* TSX ends 0.44% lower; down 2.5% in September
* Posts lowest closing level since July 20
* Consumer cyclical stocks fall to lowest since March (Updates to close)
Sept 30 (Reuters) – Canada’s main stock index edged lower on Thursday in its third consecutive day of declines, as inflation fears persisted and expectations grew that the U.S. Federal Reserve will tighten policy in the coming months.
The Toronto Stock Exchange’s S&P/TSX composite index ended the day down 88 points, or 0.44%, at 20,070.25, its lowest close since July 20.
The benchmark ended September 2.5% lower and lost 0.5% over the third quarter of 2021, the worst three-month period since the first quarter of 2020 in the early days of the pandemic.
“Stocks and bond markets seem to be taking inflation more seriously lately … correctly in our view,” said Goodreid Investment Counsel Portfolio Manager Brian Madden.
“The supply chain/logistics/commodities-driven inflation is likely to abate in coming quarters, but the ‘demand pull’ inflation may be more lasting as household balance sheets are strong … and wage inflation and labor shortages are becoming more prevalent.”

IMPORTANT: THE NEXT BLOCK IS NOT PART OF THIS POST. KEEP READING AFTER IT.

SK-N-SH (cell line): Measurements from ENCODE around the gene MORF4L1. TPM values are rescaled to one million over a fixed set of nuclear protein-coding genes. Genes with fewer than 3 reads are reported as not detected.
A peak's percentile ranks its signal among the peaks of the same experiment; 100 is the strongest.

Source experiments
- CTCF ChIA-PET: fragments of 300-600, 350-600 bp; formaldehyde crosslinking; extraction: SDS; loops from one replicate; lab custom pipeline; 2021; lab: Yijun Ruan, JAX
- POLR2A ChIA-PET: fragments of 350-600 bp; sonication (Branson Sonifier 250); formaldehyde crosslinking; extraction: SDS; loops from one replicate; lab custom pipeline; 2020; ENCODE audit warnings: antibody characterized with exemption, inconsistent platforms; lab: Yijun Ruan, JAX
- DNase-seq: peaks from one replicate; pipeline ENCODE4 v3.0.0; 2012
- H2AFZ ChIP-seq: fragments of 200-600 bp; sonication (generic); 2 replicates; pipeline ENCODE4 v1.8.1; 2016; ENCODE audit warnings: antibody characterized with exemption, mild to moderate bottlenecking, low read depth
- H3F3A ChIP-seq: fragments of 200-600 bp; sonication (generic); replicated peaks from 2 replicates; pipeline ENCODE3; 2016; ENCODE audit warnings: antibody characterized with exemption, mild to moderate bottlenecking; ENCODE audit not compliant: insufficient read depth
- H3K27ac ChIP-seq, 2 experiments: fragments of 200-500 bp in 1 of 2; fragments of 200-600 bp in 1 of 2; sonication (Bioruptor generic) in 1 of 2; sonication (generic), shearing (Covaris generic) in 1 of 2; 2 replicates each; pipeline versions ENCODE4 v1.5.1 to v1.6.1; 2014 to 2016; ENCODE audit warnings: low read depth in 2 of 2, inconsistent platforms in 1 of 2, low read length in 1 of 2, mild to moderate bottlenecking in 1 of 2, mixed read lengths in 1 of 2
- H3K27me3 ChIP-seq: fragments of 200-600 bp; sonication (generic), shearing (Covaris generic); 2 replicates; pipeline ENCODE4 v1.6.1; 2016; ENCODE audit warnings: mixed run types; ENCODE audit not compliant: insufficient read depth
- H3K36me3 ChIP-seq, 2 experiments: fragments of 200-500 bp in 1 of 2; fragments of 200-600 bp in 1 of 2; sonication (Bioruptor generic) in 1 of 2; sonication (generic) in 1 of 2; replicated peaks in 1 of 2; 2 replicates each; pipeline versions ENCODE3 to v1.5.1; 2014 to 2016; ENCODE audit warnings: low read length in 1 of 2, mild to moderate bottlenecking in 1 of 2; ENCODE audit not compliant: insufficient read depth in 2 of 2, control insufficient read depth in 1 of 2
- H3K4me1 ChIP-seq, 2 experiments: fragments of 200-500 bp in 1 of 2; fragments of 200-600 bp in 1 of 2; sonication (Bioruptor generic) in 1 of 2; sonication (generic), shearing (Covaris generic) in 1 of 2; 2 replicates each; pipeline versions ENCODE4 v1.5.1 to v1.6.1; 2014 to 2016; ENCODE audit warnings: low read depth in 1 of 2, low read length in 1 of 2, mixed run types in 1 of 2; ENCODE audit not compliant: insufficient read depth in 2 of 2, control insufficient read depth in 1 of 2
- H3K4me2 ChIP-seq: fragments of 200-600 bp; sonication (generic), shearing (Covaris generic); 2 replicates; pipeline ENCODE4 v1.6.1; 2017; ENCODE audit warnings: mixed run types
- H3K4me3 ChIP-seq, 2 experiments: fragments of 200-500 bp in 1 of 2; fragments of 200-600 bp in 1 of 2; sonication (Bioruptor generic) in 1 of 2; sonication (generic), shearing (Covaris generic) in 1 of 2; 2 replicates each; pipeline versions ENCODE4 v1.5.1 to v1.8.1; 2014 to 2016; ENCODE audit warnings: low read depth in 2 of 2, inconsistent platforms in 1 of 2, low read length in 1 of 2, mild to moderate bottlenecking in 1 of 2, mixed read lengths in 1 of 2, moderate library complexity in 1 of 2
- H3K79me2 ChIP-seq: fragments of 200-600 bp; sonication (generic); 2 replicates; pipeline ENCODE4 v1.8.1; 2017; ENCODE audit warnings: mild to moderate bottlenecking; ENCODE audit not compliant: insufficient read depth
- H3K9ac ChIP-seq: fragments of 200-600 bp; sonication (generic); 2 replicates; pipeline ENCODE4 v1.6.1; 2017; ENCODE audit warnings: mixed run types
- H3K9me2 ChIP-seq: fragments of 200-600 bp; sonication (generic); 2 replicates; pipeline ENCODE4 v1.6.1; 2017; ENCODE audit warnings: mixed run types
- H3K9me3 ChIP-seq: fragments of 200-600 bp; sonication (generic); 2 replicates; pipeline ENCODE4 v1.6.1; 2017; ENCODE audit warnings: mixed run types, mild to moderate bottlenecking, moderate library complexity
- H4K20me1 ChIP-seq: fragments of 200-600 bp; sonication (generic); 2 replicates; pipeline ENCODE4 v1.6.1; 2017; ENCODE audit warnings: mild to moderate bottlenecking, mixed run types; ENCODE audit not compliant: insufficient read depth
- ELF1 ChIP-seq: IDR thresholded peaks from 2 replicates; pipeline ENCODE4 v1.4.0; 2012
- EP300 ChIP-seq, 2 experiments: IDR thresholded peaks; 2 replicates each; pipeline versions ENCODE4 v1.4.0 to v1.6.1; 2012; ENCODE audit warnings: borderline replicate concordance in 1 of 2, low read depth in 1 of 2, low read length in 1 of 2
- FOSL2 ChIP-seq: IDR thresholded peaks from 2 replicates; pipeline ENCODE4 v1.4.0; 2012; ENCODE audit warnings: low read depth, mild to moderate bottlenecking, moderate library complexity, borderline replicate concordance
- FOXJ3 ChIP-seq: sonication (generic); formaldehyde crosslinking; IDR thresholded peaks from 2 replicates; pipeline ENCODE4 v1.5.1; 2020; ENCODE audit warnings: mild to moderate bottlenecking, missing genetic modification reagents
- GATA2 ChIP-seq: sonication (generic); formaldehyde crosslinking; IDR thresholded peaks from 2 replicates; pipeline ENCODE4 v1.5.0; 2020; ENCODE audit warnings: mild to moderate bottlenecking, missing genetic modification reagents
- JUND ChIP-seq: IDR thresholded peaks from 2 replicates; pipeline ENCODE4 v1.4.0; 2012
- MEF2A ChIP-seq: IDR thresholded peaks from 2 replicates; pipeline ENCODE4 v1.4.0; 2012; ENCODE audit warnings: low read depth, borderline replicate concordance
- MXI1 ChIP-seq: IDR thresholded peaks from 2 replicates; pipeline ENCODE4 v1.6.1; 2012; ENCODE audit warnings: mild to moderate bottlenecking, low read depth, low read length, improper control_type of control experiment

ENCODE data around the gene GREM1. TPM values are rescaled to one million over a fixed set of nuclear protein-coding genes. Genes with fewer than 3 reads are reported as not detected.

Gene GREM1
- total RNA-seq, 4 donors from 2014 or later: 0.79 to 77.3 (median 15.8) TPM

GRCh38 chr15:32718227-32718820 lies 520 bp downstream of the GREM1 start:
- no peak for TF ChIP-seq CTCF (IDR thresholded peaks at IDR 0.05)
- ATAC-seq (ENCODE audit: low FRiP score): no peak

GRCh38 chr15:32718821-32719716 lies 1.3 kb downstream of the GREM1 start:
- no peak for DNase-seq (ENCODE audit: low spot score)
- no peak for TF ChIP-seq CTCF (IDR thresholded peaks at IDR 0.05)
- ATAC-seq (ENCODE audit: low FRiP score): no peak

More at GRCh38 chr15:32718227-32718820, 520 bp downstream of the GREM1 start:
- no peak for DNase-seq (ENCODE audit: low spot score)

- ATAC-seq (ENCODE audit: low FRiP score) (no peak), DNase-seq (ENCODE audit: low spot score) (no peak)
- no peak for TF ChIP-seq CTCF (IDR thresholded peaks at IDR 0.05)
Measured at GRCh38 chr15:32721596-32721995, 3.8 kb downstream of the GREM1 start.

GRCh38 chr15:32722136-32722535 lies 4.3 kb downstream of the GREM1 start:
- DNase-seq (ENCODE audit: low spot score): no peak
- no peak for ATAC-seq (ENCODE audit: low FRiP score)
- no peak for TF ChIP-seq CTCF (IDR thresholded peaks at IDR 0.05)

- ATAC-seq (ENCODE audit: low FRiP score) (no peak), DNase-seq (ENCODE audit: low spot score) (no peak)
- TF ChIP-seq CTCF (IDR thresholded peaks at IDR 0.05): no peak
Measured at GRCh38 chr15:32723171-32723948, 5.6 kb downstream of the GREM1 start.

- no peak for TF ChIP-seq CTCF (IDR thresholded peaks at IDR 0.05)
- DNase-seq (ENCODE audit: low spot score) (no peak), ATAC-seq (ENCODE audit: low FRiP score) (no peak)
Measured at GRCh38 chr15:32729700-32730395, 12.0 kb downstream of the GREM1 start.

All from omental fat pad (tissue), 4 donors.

Wall Street also ended the day lower, closing out its worst quarter since early 2020.
U.S. bond yields inched lower but held close to their highest levels in months.
The TSX’s consumer cyclicals sector was the biggest loser, falling 1.9% to its lowest close since March, followed by industrials, with a 1% decline.
Higher yields reduce the value of future cash flows, so they particularly hurt the shares of companies with high growth prospects.
* Bombardier Inc jumped 3.4%. The company said on Thursday it had received a firm order worth $534 million for 20 units of an upgraded variant of its Challenger 350 aircraft, marking its biggest business-jet deal this year.
* Rogers Communications Inc dropped 0.8%. The company said late on Wednesday that Chief Financial Officer Tony Staffieri had stepped down after more than a decade in the role. (Reporting by Nichola Saminather in Toronto; Editing by Peter Cooney)